Alois Brandstetter sheds light on this bizarre case. His criminalistic and detective investigation is poetically funny and reveals a number of strange coincidences and clues. An exquisitely witty read!
The three postmen Ürdinger, Blumauer and Deuth have all retired. Every week they get together at the local pub, reminisce about the old working days and comment on changes in today’s world. They speak about everything and everyone, including the national mail’s partners. The scope of their conversations extends to subjects such as crime (sometimes), “feminism” (more frequently), folklore (every now and then) and zoology. After all, there’s lots to be discussed: whether it’s the postmistress’ refusal to deliver mail to the local nudist camp or the two men who robbed the post office disguised in burqas…
The mental capers sparked by these discussions exceed the imaginable. The Austrian Post’s mascot fox says speaks as he pleases. Alois Brandstetter is still an unrivaled master of words, presenting us with a whirlwind of subjects and anecdotes.
In August 1791 Maria von Herbert from Klagenfurt writes a letter to Immanuel Kant in Königsberg. She is asking the ageing celibate for comfort and advice – because Maria von Herbert is lovesick. This is historical documented. The young and talkative amanuensis of Kant is answering her in the name of his master and he responds to problems, the young woman is not suffering from. This is documented in Brandstetter’s way. Kant’s amanuensis reflects on various peculiarities and strangnesses; f.e. whether one can admire Kant, when one is admiring Goethe as well. And last but not least he reflects on a question, that affects all of us: how to get rid of lovesickness?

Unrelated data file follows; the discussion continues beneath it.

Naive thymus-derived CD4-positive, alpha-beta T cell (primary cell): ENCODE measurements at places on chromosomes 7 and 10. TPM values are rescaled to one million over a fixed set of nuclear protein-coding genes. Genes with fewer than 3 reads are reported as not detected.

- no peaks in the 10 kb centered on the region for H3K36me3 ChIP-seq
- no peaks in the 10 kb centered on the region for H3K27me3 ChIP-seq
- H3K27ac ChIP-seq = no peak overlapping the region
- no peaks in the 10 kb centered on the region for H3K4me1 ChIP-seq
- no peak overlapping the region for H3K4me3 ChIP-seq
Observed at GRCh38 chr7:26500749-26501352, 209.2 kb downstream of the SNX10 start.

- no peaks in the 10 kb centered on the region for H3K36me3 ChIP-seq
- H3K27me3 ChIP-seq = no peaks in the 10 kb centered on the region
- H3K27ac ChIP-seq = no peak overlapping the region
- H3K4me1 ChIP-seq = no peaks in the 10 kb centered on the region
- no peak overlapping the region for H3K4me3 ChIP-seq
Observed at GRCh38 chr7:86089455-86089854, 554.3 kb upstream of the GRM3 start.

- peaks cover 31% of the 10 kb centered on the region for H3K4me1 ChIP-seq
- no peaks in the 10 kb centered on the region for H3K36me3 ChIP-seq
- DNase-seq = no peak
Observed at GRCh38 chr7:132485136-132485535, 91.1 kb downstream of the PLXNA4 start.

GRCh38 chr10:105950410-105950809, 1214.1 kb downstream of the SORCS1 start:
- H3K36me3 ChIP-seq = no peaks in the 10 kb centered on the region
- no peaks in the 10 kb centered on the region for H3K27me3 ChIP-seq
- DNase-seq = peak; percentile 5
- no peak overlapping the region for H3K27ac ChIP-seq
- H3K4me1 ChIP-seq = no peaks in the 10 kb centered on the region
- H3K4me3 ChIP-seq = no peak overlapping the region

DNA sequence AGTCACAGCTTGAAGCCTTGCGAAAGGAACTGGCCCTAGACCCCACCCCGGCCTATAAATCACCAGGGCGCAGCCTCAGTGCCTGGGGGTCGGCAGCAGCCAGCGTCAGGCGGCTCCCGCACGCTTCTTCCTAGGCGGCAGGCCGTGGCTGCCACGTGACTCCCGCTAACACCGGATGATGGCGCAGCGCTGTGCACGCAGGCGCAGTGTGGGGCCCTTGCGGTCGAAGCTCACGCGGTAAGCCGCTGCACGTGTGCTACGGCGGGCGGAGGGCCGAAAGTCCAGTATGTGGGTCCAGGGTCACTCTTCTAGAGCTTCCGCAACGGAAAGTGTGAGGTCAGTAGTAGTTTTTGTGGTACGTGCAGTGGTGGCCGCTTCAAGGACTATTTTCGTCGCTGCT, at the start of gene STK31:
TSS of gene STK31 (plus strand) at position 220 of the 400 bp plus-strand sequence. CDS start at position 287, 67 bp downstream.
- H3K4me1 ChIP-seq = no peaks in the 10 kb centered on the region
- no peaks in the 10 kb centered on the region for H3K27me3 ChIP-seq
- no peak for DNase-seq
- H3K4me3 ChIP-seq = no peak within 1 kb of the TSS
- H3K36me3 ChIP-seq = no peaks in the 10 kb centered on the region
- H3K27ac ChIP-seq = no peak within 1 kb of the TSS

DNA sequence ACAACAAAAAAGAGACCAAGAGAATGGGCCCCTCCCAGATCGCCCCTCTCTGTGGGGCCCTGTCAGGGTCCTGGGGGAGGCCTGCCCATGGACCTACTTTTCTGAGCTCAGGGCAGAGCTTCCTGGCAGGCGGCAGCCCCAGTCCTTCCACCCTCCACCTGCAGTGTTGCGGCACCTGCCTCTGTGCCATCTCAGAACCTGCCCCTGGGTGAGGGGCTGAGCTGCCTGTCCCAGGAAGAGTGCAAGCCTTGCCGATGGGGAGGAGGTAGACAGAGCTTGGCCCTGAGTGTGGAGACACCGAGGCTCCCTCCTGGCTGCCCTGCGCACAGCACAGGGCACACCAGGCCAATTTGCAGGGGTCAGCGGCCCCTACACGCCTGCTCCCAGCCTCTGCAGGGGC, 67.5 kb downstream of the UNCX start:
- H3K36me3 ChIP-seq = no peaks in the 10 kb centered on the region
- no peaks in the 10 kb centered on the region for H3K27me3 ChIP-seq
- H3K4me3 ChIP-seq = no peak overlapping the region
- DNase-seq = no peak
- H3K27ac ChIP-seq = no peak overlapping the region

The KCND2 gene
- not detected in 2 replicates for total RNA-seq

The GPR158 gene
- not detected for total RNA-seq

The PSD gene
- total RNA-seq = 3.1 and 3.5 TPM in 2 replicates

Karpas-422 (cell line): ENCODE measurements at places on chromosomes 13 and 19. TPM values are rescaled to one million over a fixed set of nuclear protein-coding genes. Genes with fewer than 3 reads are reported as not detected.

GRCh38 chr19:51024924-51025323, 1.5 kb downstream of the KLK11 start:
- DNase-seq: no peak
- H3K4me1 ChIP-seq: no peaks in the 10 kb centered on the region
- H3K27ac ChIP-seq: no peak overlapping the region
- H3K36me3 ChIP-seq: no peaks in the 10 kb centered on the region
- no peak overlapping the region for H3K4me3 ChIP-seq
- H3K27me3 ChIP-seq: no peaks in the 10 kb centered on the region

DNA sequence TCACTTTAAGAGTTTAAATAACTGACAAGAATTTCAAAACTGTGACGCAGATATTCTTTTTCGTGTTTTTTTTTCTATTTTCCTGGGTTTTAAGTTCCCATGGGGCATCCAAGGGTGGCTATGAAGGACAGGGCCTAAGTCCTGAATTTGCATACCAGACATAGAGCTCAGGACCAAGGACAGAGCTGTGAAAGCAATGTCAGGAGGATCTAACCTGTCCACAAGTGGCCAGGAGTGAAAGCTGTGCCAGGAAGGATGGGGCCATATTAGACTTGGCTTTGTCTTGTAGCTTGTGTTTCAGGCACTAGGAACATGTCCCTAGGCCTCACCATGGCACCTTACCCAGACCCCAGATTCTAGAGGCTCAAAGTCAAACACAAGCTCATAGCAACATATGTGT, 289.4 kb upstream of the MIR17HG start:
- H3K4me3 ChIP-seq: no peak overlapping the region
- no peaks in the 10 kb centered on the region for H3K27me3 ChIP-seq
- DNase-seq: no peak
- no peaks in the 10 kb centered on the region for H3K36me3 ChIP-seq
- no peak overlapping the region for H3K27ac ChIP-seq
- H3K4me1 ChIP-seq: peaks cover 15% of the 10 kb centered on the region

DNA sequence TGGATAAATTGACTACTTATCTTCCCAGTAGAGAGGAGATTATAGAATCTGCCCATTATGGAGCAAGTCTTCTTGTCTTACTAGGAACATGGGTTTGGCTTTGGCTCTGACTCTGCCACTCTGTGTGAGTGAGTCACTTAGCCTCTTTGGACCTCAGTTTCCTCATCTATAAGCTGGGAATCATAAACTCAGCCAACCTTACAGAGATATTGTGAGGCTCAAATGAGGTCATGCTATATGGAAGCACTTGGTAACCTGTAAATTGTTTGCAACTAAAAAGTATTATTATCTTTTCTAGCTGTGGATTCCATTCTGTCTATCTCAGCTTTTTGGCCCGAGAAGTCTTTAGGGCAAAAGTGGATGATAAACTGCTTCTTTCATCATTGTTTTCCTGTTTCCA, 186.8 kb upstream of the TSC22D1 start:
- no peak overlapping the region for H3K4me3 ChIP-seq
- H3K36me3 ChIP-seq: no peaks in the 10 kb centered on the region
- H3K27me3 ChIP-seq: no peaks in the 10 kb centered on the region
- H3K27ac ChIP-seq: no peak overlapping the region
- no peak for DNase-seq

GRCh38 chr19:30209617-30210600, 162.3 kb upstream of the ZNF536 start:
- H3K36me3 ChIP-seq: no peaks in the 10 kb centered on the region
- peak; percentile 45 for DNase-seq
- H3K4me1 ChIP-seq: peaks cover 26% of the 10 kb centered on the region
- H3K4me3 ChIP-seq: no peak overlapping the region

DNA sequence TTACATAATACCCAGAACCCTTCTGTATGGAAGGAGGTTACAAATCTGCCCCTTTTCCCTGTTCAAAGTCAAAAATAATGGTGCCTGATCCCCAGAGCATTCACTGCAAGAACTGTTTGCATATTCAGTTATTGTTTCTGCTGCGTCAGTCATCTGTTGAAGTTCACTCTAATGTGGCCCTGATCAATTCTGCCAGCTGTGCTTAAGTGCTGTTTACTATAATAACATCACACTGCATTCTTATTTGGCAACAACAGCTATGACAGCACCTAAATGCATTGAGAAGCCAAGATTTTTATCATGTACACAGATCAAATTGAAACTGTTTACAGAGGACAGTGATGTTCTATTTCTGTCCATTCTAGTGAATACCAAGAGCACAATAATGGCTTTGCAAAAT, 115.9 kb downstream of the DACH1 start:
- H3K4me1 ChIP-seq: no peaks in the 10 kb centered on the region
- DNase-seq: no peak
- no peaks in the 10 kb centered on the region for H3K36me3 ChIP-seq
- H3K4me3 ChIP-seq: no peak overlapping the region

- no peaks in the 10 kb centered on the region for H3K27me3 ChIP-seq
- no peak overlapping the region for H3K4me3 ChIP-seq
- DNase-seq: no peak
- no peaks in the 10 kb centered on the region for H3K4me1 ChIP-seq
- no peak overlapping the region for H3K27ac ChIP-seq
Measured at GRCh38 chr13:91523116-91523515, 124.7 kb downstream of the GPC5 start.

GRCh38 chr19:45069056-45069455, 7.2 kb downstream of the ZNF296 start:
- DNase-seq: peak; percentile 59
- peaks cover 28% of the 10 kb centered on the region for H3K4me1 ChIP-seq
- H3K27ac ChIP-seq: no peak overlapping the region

This one-letter-novel is humorous, witty and smart, full of sarcasm as well as sapiency. Greetings from cant is a book is comfort and advice – but, most of all, it is a pleasurable read.
Unscramble the code!
Alois Brandstetter investigates in the secret world of graffiti.
“Korks” says the writing on the wall, over there, and there again, and there and there... Is it a code? A message? Or just a signature? Like a detective, Alois Brandstetter starts to track down meaning and origin of the graffito and adds his philosophic thoughts on manifestations of youth culture, resistance or simply the sweetness of forbidden fruit. But what is the motivation behind these markings? Starting from Josef Kyselak, the Austrian ancestral graffiti writer who even left his mark on the emperor’s desk, Brandstetter describes his personal struggle with the adversities of life. And there are reasons abound for irritation: from compulsory wearing of helmets to higher speed limits, from social injustice to the alleged right on individual freedom, from Günter Grass to...
While chasing “Korks”, Brandstetter draws an extensive picture of our society today. The world of graffiti artists, however, remains mysterious... An eloquent, funny and witty companion through the empire of the “unknown vandals”.